Books were a huge part of Catherine Robertson’s upbringing, so perhaps it’s no surprise that she’s now a best-selling author, publisher and bookshop owner. Sarah Catherall finds out more.
Not many authors are able to hold their book launch in their own bookstore, but Catherine Robertson now can. In April, the best-selling New Zealand novelist launched her seventh book, Spellbound, to a Wellington audience at Good Books, an indie bookstore which she opened last year.
Owning a bookshop was never part of the 55-year-old’s life plan.
Mind you, it was only two decades ago that Catherine even thought about writing fiction. Always a reader rather than a writer, she laughs that her first novel was so bad she stashed the manuscript in a drawer.
She wrote another one, though, and her debut novel, The Sweet Second Life of Darrell Kincaid, was published in 2011. All of her books since then have been New Zealand bestsellers.
Standing near the counter at Good Books, Catherine’s dark bob falls forward and her bare arms reveal striking tattoos, which were inspired by book characters or works by her favourite artists. “I keep adding to my tattoos. They’re all just random designs I like,” she says.
The idea to own a store came to her about a year ago, when she and her friend, Wellington poet Jane Arthur, decided to try to buy a bookshop in Karori – bang in the middle of the Covid lockdown. That purchase fell through, but they got the bug and found an empty shop, which they renovated and opened late last year. “I love working in the store, and it’s also a chance to support New Zealand writers,’’ says Catherine.
She’s done well at carving out a multifaceted literary career. Along with being a prolific novelist – noted for publishing seven best-selling novels in a decade – she’s a Radio New Zealand panellist, and she reviews books and also chairs sessions at literary events. But she shakes her head remembering her first book launch a decade ago. It took some time for her to feel confident about reading her excerpts in a crowded shop.
“At school, I never did drama or speech; I’ve never been one to speak up in public. But readers need to know you exist. Look at the bookshop,’’ she says, sweeping a hand around shelves. “There are so many books coming all the time. Unless you’re a Booker Prize winner, or a pick for a mega sale of the year, you’re going to have to do your own community profile building because otherwise, who is going to know? Even though I’ve done a reasonable amount of public stuff, most people don’t know who I am in the wider world.’’
Growing up in Wellington, Catherine was an obsessive reader from an early age and churned through the many books her mother brought home from the library each week. At the age of four, Catherine insisted she didn’t have to go to school because she could already read. “My grandfather pointed out that I had simply memorised the picture books and therefore was not actually reading at all. I was outraged,’’ she laughs.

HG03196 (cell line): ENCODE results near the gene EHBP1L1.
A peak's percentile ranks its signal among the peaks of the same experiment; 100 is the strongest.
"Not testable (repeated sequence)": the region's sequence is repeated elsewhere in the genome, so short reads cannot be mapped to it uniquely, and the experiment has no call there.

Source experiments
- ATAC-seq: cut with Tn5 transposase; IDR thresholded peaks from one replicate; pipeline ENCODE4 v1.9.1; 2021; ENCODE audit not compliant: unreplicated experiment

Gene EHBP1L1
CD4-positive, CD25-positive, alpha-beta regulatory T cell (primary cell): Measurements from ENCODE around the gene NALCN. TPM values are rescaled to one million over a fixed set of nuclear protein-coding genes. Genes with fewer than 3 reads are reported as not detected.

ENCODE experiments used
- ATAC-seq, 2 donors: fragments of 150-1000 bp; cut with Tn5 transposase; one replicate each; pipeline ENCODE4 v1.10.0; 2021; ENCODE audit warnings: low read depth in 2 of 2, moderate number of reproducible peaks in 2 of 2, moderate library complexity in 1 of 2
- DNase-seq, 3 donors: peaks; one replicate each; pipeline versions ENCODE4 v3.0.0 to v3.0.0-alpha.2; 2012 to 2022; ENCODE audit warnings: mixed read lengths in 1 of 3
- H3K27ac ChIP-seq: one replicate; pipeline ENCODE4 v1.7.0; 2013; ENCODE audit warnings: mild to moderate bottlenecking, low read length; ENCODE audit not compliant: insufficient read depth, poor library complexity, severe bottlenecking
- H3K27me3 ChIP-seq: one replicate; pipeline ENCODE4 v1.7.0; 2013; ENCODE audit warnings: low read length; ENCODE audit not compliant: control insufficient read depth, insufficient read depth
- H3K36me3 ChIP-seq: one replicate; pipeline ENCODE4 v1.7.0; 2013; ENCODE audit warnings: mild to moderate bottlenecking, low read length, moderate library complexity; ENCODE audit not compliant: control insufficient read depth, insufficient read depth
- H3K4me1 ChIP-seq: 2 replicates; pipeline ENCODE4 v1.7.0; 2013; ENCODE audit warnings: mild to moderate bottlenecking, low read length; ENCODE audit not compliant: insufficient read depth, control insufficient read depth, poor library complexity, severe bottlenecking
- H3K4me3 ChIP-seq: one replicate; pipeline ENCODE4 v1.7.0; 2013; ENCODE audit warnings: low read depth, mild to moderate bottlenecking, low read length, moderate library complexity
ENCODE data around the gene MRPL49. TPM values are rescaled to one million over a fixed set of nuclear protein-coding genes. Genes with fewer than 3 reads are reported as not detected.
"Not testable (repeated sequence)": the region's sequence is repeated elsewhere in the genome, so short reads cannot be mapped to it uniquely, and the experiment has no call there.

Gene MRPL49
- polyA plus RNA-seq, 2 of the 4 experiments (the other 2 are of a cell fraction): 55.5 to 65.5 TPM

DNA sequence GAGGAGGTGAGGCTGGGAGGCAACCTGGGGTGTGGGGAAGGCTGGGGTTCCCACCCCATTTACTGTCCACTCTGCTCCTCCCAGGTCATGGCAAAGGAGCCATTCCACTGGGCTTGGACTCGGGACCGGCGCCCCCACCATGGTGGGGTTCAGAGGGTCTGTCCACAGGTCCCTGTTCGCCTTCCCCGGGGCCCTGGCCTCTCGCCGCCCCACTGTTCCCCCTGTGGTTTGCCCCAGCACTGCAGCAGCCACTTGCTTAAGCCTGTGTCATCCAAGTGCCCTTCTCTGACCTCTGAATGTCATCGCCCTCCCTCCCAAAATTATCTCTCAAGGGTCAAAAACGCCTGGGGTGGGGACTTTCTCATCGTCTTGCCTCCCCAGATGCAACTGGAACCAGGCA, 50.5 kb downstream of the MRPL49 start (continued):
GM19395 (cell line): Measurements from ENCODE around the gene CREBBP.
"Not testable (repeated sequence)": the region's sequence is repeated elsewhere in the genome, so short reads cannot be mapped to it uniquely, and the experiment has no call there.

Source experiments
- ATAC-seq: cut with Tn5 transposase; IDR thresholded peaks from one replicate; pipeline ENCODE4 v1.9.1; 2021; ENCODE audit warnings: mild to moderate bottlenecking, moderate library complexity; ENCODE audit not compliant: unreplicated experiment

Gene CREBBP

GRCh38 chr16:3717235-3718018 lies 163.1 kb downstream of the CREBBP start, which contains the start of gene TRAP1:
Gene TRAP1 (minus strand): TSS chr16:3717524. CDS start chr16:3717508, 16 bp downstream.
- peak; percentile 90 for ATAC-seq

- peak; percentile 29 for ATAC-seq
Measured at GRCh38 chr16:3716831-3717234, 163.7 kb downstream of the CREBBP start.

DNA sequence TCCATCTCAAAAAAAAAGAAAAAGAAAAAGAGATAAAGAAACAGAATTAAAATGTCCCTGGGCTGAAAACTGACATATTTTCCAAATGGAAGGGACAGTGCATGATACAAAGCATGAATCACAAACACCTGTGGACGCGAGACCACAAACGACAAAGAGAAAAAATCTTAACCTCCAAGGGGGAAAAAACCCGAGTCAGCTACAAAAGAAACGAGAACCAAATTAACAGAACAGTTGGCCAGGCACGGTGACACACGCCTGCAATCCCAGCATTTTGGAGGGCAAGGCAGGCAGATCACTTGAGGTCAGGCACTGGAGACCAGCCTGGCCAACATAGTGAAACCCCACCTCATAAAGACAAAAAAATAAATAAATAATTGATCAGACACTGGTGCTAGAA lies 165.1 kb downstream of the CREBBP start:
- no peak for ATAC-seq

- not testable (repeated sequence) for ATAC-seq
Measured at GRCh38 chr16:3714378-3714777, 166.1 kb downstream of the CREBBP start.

“In Form 2 [Year 8], the teacher would just stick a book in my hand at reading time, because he knew I’d take myself away to a corner and just read, while some of the other kids needed way more help.’’ And she aced School Certificate English, being handed a staggering 99% grade.
However, she was a reader first and didn’t write stories as a child or teen. Instead, she left school and gained a BA in English literature, before working in advertising for 20 years. She never thought seriously about creative writing until she was in her mid-thirties, living in the United States with husband David and two sons. She lost her job in the dot-com bust and wondered what to do next. She enrolled in a community college creative writing class in 2001 in San Francisco and started penning her first novel – the one so bad she never tried to publish it.
But it wasn’t until after Catherine and David returned to Wellington and established their marketing business, Eleven, that she started to take writing more seriously. That’s when she began writing her first published novel, followed by two more which would become the Imperfect Lives series. Constantly pushing herself to explore new genres, Hiding Places came next in 2015 – her most literary novel.
Catherine began writing Gabriel’s Bay and its sequel, What You Wish For, after graduating with an MA in Creative Writing from the International Institute of Modern Letters at Victoria University. Her latest, Spellbound, wraps up the stories about a medley of characters with interwoven lives residing in a fictional seaside New Zealand town.
Along with being prolific, another of Catherine’s talents is that she is a businesswoman – she worked as a director at Eleven before she opened her bookshop. Now, she’ll take that further by self-publishing. She sits back in a chair in the mezzanine above Good Books and talks about why she’s taking the brave step of self-publishing and reissuing her Imperfect Lives series offshore.